Bello and I met in Paris at the same time that I met his owner, David. As cats go, he wasn’t much to look at. Bello was one of those non-descript white cats with various, asymmetrical blotches of color here and there. Although he was not yet full-grown, he had a decidedly suspicious and unfriendly demeanor. “He’s a strange cat,” his owner told me. The only reason David had Bello at all, he explained, was because he’d gotten him as a gift for his last girlfriend, but the girlfriend was terrified of the cat and gave him back. “Afraid of a kitten?” I sneered. But that was before I knew Bello.
My first night at David’s apartment, the cat pounced on the bed the minute his owner was asleep. Being accustomed to cats, I initially had no objection. But I began to get an uneasy feeling and, when I opened my eyes, Bello was sitting at the foot of the bed, just staring at me. He seemed to be calculating something, and I watched for a long time as he gazed at me out of the darkness, a faint, yellow glow emanating from his eyes.
The second night at my new boyfriend’s house, Bello once again jumped on the bed as soon as David fell asleep. This time, the cat approached me and started sniffing at my wrist and hand. The behavior struck me as unpleasantly bizarre, so I put my hands and arms under the covers and went to sleep. This was the beginning of what was to become a nightly ritual. As soon as David would drop off to sleep, Bello would leap on the bed to sniff at my wrist and hand. Within a few days, I had developed the habit of putting my hands under the covers to go to sleep. But one night, my curiosity got the better of me and I decided to find out what he would do if my arms were left out in the open. It was the right arm that seemed to interest him most. He sniffed once, sniffed again, and then took hold of the flesh on the back of my wrist with his teeth and started to carry the arm away as if it were a bone! Of course he didn’t get far, as I yanked my hand back almost immediately. From then on, I slept with my hands and arms buried under the covers.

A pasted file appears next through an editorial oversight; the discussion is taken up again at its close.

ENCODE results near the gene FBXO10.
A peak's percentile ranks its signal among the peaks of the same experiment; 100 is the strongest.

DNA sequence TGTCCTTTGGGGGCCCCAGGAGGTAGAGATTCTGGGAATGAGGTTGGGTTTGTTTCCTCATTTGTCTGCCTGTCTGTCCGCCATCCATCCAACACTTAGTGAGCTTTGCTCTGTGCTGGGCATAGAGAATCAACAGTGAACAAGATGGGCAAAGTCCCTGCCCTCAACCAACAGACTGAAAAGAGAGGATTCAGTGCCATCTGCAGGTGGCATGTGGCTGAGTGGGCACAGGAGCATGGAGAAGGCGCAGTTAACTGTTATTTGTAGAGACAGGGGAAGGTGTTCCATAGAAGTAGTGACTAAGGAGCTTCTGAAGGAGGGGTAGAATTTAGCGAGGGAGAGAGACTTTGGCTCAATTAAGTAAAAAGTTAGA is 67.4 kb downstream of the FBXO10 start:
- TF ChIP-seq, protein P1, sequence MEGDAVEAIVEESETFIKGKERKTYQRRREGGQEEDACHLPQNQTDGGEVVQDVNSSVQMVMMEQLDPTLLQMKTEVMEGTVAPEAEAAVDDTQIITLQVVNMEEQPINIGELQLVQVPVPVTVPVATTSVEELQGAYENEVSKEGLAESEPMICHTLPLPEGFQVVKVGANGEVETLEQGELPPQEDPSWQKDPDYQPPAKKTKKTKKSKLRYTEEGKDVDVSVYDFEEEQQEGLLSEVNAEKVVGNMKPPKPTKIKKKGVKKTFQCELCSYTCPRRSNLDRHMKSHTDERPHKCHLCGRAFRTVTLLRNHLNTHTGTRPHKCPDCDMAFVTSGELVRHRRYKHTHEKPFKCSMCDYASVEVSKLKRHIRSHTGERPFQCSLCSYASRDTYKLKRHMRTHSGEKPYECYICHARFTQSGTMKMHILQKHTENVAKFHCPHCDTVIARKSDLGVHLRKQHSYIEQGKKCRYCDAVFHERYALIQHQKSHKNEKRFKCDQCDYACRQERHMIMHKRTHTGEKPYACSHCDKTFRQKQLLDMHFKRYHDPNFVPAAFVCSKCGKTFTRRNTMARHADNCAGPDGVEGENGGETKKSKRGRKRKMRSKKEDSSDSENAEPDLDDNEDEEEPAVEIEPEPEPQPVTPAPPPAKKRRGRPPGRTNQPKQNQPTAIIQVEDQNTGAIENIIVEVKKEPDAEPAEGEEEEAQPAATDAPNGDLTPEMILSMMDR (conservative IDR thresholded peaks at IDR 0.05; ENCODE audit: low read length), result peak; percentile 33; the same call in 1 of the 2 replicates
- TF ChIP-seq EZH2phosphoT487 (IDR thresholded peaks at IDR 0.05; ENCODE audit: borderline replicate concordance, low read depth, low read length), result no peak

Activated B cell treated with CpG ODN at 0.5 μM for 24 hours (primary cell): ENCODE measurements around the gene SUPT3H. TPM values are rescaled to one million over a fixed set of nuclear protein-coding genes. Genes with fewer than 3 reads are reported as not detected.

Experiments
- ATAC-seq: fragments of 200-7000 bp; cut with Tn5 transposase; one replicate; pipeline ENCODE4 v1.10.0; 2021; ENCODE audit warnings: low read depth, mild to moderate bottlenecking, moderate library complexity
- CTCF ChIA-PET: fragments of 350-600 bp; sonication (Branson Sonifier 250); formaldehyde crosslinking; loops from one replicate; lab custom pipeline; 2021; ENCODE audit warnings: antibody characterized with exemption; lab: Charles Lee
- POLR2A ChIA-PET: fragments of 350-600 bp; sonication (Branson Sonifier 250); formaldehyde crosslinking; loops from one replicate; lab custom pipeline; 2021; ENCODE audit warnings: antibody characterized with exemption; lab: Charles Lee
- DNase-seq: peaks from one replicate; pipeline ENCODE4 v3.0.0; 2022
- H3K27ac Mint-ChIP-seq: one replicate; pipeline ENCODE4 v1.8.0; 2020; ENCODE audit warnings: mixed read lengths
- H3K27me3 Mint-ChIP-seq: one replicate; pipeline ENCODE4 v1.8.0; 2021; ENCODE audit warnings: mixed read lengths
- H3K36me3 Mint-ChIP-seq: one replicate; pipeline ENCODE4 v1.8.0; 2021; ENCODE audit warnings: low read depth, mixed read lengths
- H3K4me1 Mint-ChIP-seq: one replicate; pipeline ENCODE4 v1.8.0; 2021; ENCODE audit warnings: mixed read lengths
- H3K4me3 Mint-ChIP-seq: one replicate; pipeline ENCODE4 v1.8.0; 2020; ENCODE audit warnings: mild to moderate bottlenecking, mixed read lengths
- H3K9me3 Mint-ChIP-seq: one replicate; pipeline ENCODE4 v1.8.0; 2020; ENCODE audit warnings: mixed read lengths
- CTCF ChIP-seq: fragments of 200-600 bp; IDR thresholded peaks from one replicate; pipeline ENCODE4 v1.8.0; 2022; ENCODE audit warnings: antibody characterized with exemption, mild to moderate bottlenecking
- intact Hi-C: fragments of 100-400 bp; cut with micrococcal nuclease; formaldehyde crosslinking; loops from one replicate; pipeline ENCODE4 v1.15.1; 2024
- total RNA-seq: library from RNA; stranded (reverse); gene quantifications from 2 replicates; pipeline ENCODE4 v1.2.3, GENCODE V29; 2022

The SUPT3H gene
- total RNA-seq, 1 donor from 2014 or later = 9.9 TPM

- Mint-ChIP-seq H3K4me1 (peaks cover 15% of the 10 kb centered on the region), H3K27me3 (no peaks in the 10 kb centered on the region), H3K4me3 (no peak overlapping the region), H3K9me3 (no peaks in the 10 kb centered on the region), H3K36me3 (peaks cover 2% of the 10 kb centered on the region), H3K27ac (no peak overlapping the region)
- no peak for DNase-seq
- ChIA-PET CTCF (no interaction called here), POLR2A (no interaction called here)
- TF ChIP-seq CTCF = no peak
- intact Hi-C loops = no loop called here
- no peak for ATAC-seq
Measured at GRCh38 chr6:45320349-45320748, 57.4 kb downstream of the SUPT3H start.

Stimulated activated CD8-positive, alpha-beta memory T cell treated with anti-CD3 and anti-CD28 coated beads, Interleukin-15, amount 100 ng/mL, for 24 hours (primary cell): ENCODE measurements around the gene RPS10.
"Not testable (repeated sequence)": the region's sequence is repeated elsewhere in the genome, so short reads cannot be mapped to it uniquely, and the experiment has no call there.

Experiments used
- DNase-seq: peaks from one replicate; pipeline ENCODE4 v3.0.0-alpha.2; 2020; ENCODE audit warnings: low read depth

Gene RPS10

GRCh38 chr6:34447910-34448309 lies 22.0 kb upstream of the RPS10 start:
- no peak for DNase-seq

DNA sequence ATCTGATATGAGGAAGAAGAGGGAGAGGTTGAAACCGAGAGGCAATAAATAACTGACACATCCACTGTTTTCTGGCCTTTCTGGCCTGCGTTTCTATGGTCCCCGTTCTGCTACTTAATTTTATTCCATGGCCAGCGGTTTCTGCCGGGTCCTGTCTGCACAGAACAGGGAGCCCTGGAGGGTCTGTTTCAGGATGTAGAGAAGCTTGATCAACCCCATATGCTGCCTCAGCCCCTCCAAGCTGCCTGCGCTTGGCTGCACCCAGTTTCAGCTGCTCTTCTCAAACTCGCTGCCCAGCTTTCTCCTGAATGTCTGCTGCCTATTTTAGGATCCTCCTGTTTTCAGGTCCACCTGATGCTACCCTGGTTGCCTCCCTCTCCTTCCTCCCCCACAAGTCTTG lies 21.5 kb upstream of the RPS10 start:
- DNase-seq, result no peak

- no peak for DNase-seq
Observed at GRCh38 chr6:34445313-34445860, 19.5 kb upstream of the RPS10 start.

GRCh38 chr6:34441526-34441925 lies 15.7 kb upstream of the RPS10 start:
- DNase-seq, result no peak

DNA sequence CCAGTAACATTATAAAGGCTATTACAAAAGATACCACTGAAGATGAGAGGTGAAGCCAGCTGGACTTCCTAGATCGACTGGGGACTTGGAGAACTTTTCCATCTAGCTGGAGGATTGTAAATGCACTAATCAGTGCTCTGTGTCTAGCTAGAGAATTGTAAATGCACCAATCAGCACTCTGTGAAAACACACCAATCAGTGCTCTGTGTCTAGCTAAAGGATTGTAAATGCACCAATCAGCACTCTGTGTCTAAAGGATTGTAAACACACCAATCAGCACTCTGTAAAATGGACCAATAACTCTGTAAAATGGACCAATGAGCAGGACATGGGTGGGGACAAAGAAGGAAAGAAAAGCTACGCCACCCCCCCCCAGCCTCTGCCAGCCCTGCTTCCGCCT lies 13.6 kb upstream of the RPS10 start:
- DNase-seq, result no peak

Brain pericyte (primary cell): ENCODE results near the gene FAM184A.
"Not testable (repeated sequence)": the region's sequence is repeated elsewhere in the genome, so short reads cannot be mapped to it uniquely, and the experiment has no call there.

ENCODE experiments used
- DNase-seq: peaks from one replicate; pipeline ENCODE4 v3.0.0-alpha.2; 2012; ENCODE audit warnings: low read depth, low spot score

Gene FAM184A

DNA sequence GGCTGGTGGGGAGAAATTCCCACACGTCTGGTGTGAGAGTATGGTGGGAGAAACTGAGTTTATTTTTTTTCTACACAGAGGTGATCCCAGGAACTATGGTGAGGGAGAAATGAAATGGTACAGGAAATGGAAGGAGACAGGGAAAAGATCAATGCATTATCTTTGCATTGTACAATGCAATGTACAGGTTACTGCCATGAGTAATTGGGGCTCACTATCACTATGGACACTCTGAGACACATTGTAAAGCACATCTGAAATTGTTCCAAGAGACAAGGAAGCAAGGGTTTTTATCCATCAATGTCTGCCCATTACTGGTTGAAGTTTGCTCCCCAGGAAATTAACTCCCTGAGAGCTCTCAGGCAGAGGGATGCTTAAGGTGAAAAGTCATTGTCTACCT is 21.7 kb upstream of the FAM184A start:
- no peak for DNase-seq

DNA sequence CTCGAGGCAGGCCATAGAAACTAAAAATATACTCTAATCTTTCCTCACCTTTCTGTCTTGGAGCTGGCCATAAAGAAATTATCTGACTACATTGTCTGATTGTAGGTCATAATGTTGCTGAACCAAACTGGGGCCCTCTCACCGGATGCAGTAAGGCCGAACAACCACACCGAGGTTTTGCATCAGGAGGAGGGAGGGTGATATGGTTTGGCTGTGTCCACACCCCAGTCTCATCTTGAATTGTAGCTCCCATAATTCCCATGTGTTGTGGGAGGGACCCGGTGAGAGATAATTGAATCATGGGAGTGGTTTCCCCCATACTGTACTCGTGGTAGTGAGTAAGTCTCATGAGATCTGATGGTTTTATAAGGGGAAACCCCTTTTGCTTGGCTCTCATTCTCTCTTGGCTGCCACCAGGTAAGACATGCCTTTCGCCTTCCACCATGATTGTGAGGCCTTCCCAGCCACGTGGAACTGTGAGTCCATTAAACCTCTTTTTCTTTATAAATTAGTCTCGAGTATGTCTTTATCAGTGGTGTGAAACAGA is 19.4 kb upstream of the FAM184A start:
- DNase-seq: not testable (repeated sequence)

David and I fell in love and were married within a few months of our meeting, so the two of us plus Bello became a family of sorts. A year and a half later, a friend announced that his Siamese cat had gotten pregnant by the local tom, and there would soon be kittens. It had been years since I’d had a cat of my own and I put dibs on one of the kittens – a little, brown tabby. An avid reader of mystery writers of the 1940’s, I named the kitten Dashiell Hammett, III, allowing room somewhere in the world for there to be a Dashiell Hammett, II. The little cat was dubbed “Hammy,” for short. Hammy was so small when I brought him home that he fit easily into the palm of David’s hand. Do you remember the Keene paintings of the 1960’s? Keene was a popular artist who painted cartoonish images of children on black velvet, instead of canvas. The one, standout feature of all of his paintings were the children’s enormous eyes, which were disproportionately large for their faces, giving the children a look of caricatured innocence and vulnerability. Hammy’s eyes were so large in his tiny face that he was like a Keene painting of a kitten. He was almost unbearably cute.